A General Introduction has been added to each disease chapter in an attempt to give a brief updated overview of the taxonomic, biological and other characteristics of the virus family or group of bacteria /protozoa that cause disease in livestock and, where relevant, involve wildlife. As the text of the three-volume book Infectious Diseases of Livestock is currently under revision the Editors are aware that there are inconsistencies between the updated introductions to chapters and the content of the chapters themselves. Once the chapters have been updated – a process that is currently underway – these inconsistencies will be removed.

Members of the family Togaviridae have spherical virions 70 nm in diameter, with a lipid envelope containing glycoprotein spikes. The genome consists of linear, positive-sense single-stranded RNA which is 11 to 12 kb in size in the genus Alphavirus (from Gr. alpha = letter ‘a’, for the original name of group A arboviruses), and 9,7 kb in the genus Rubivirus (from L. rubeus = reddish, for the rubella rash). The 31 currently recognized members of the genus Alphavirus are typically spread by insect vectors, those that infect mammals being transmitted by mosquitoes.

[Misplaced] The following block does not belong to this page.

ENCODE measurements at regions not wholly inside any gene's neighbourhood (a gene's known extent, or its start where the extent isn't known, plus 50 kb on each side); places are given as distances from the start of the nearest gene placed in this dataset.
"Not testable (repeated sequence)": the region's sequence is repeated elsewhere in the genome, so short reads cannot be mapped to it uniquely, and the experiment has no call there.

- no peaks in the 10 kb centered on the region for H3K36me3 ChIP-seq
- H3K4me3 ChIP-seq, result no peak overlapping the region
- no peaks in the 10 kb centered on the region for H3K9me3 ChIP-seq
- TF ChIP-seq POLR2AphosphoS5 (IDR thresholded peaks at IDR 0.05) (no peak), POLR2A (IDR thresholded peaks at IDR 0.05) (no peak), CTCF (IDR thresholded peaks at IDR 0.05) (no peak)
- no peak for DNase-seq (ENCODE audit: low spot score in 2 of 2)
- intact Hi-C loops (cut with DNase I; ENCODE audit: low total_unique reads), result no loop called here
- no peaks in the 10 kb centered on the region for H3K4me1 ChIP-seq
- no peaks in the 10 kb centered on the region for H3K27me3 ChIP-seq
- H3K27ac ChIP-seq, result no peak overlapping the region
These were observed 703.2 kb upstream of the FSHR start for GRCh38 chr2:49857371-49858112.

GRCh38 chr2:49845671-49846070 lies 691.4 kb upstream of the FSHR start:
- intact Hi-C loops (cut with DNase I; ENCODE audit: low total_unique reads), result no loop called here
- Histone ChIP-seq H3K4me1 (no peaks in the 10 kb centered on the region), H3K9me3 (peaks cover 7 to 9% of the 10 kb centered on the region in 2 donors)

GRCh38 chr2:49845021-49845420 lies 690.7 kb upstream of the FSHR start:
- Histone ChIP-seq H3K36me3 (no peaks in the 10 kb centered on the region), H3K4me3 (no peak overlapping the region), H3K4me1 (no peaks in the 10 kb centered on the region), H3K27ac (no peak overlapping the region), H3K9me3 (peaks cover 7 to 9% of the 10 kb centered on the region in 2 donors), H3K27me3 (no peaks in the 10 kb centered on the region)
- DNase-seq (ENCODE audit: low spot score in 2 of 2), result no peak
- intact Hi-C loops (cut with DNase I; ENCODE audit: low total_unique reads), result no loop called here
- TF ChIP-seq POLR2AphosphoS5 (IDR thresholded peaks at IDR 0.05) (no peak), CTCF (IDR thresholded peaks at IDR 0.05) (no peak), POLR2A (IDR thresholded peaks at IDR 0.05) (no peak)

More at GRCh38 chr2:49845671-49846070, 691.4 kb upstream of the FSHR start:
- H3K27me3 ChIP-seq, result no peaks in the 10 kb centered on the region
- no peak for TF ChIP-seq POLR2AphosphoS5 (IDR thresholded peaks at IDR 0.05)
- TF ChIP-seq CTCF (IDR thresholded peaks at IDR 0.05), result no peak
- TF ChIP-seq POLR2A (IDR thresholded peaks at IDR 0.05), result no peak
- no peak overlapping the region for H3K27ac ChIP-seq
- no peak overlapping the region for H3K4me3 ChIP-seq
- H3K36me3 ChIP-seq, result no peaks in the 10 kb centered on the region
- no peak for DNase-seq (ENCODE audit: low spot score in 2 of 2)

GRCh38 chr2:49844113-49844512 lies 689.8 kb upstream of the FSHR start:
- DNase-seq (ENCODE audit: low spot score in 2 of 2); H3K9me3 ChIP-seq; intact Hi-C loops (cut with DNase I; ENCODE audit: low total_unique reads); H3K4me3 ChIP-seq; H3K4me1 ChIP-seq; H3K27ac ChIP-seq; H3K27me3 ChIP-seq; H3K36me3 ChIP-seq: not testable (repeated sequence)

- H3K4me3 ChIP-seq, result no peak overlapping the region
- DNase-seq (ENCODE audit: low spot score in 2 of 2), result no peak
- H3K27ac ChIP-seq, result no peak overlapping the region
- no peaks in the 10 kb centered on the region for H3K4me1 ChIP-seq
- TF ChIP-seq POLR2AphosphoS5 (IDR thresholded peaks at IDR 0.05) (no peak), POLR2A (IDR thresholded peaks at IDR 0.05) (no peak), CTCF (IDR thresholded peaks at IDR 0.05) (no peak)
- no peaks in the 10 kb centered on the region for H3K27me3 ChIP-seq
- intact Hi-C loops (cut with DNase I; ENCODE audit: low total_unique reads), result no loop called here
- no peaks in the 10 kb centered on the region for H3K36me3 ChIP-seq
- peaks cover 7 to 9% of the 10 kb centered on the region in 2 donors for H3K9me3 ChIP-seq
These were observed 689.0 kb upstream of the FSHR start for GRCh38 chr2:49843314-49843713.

Only three alphaviruses are associated with significant livestock disease, namely Eastern, Western and Venezuelan equine encephalitis viruses in the Americas, although related Getah and Ross River viruses sporadically cause systemic disease in horses in Asia and Australia respectively. Rubella virus of humans is the sole member of the genus Rubivirus.


  1. International Committee for Taxonomy of Viruses (accession date: 16/06/2017)
  2. MACLACHLAN N.J. & DUBOVI, E.J. (eds.), 2016. Veterinary Virology, 5th edition, Academic Press.

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